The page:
Global Stocks, Oil Price Sink on Grim IMF Forecasts

April 15, 2020 Updated: April 15, 2020

Global stocks and oil prices tumbled on April 15 after the International Monetary Fund (IMF) said the world’s economy will suffer its worst year since the Great Depression of the 1930s due to the CCP virus pandemic.

Indexes in London and Frankfurt were down about 2 percent and benchmarks in Shanghai, Tokyo, Hong Kong, and Sydney closed lower. Wall Street futures were down by over 1.5 percent.

The price of oil hit a new 18-year low after the International Energy Agency said demand will drop by 9.3 million barrels per day in 2020 overall. Demand in April will hit its lowest since 1995, it said.

The drop came despite an agreement over the weekend among OPEC and other oil producers to cut output to reflect collapsing demand.

Benchmark U.S. crude lost 40 cents to $19.71 per barrel. Brent crude, the international standard, declined $1.02 to $28.58 per barrel in London.

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People wearing face masks walk past an electronic board showing Hong Kong share index outside a local bank in Hong Kong, on April 15, 2020. (Kin Cheung/AP Photo)

The IMF said this year’s global economic output will shrink by 3 percent, a bigger loss than 2009’s 0.1 percent decline during the financial crisis. That was a sharp reverse from the Fund’s January forecast of 3.3 percent growth before the CCP (Chinese Communist Party) virus prompted governments to shut down factories, travel, and other industries.

“The IMF forecast a deep economic winter,” said Hayaki Narita of Mizuho Bank in a report. Narita said.

The IMF’s chief economist, Gita Gopinath, said the loss to global gross domestic product, the broadest gauge of economic output, could amount to $9 trillion, or more than the economies of Germany and Japan combined.

In Europe, London’s FTSE 100 lost 2.3 percent to 5,661 and the DAX in Frankfurt declined 2.1 percent to 10,473. The CAC 40 in France retreated 1.9 percent to 4,437.

On Wall Street, the future for both the benchmark S&P 500 and the Dow industrials sank 1.6 percent.

On Tuesday, the S&P climbed 3.1 percent. The index surged 12 percent last week but is about 16 percent below its February all-time high.

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A masked man stands in front of an electronic board showing Hong Kong share index outside a local bank in Hong Kong, on April 15, 2020. (Kin Cheung/AP Photo)

In Asia, the Shanghai Composite Index lost 0.6 percent to 2,811.17 and the Nikkei 225 in Tokyo declined 0.5 percent to 19,550.09. Hong Kong’s Hang Seng was off 1.2 percent at 24,145.34.

The S&P-ASX 200 in Sydney lost 0.4 percent to 5,466.70 while India’s Sensex added 0.9 percent to 30,982.37. New Zealand advanced 2.5 percent while Jakarta lost 1.7 percent and Singapore retreated 1.3 percent.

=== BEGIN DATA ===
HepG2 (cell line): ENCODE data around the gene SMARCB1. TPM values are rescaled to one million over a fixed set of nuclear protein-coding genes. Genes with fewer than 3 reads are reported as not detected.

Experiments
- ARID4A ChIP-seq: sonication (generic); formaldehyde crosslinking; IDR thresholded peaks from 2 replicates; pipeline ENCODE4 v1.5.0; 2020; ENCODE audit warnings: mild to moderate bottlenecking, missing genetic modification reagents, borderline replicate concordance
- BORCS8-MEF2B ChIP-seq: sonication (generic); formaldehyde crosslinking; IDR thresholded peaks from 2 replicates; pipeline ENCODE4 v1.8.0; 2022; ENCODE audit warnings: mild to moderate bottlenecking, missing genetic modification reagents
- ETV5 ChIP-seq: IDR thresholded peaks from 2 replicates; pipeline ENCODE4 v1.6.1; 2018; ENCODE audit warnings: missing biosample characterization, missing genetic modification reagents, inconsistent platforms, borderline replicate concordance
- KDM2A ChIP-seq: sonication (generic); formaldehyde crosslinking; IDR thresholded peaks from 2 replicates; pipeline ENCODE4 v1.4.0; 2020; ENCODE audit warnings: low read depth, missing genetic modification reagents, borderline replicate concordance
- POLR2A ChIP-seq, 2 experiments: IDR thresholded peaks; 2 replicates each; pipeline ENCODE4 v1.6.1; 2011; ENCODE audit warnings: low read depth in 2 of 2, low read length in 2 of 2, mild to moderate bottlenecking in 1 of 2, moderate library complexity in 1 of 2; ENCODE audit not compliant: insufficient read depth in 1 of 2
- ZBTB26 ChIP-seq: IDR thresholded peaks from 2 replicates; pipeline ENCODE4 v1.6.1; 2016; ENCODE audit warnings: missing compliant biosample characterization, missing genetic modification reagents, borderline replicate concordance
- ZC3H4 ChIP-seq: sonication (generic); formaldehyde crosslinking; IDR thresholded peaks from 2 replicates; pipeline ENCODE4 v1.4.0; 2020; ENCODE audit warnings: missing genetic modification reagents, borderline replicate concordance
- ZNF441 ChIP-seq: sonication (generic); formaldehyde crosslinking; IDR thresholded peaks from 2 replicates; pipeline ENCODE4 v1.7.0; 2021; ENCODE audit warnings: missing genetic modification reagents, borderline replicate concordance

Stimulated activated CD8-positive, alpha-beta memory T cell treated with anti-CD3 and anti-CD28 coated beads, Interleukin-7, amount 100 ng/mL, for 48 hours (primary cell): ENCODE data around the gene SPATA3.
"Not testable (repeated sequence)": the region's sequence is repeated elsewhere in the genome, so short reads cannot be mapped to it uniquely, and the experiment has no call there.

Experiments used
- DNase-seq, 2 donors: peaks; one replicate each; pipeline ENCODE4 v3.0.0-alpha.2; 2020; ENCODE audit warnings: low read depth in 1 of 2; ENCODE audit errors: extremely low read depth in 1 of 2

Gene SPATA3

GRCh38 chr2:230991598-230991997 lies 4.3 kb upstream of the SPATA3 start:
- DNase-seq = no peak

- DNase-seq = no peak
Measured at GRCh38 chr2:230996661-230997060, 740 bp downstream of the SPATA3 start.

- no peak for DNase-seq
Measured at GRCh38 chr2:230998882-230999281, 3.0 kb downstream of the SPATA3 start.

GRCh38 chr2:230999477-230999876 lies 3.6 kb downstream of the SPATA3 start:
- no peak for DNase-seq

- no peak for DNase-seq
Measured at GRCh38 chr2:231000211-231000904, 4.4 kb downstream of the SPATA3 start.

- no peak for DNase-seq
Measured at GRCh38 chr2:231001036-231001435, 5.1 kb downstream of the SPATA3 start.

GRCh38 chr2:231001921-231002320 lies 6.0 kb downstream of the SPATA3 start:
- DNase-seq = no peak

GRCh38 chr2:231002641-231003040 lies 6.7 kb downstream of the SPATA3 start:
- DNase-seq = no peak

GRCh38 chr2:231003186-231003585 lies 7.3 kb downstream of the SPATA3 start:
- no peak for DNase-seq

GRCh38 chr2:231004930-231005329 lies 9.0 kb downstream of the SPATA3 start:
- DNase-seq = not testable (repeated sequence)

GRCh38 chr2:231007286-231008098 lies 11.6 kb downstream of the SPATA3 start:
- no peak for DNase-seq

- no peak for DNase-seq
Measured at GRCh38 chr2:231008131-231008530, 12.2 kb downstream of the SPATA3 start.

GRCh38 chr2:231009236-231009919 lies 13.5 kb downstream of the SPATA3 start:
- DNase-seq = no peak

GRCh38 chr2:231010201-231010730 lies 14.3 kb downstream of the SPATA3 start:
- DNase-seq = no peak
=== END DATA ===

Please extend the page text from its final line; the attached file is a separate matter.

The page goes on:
Investors are focusing on how and when authorities may begin to ease business shutdowns and limits on people’s movements imposed to slow the spread of the  CCP virus.

U.S. President Donald Trump has been discussing how to roll back federal social distancing recommendations. U.S. governors are collaborating on plans to reopen their economies in what is likely to be a gradual process to prevent the CCP virus from rebounding.

The discussions follow signs the outbreak may be leveling off in some of the hardest-hit areas, including New York City.

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As some companies were set to resume operations at the end of a two-weeks halt of all non-essential activity amid a national lockdown to stop the spread of the COVID-19, a Spanish Red Cross volunteer distributes face masks at the Chamartin Station in Madrid on April 13, 2020. (Pierre-Philippe Marcou /AFP via Getty Images)

In Italy, Spain, and other places around Europe where infections and deaths have begun stabilizing, the process of reopening economies is already underway. Some businesses and industries are being allowed to reopen in a calibrated effort to balance public health and their countries’ economic well-being.

The IMF expects economic contractions this year of 5.9 percent in the United States, 7.5 percent in the 19 European countries that share the euro currency, 5.2 percent in Japan and 6.5 percent in the United Kingdom. The Fund said China, where the pandemic originated, should eke out 1.2 percent growth this year, better than some private sector forecasters who expect little to no growth in the world’s second-biggest economy.

China has reopened factories, shops, and other businesses after declaring victory over the outbreak but forecasters say it will take months for industries to return to normal output, while exporters will face depressed global demand.

Wall Street expects profits will fall for most companies in the S&P 500. The focus is on what management teams have to say about what profits look like for the rest of the year.

Analysts are forecasting a drop of roughly 10 percent in earnings per share for S&P 500 companies for the first quarter and 21 percent for the second quarter.

In currency markets, the dollar advanced to 107.39 yen from Tuesday’s 107.17 yen. The euro retreated to $1.0912 from $1.0981.

By Joe McDonald

Epoch Times staff contributed to this report.